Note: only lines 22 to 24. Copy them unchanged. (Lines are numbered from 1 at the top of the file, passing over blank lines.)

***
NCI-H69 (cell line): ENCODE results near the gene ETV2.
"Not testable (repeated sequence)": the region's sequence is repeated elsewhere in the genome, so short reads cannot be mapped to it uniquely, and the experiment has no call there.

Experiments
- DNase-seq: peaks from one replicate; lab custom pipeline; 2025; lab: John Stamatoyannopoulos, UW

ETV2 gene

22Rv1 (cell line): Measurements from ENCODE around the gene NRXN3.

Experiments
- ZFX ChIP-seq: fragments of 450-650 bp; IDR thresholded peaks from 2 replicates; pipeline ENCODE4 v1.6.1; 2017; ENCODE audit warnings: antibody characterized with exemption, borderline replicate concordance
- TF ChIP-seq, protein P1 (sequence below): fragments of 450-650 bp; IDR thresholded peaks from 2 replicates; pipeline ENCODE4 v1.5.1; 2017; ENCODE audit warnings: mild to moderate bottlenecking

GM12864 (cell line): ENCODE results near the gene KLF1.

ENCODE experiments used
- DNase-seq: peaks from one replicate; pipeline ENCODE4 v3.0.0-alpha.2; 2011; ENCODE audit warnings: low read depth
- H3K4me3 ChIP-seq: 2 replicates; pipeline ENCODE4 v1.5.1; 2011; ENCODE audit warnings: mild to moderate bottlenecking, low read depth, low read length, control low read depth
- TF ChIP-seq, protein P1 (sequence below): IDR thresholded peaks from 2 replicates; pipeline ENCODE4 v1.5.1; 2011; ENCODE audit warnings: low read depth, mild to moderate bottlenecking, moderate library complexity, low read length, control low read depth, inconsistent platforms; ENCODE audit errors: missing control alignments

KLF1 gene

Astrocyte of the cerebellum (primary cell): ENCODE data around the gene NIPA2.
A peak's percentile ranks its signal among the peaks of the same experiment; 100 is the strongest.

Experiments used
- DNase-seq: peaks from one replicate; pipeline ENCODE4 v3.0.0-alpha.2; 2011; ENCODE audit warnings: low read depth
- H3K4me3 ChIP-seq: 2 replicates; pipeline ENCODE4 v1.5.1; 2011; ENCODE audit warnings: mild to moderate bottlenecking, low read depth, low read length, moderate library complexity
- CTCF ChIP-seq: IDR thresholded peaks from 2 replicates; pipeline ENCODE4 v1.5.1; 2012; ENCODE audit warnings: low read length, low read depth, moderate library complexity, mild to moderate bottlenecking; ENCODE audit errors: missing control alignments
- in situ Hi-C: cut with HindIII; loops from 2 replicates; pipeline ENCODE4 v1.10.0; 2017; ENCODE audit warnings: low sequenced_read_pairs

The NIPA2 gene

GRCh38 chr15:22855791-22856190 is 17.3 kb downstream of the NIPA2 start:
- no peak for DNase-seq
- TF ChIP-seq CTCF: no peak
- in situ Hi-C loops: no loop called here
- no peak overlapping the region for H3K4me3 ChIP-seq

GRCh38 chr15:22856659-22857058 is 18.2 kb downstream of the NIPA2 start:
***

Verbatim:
- in situ Hi-C: cut with HindIII; loops from 2 replicates; pipeline ENCODE4 v1.10.0; 2017; ENCODE audit warnings: low sequenced_read_pairs

The NIPA2 gene

GRCh38 chr15:22855791-22856190 is 17.3 kb downstream of the NIPA2 start: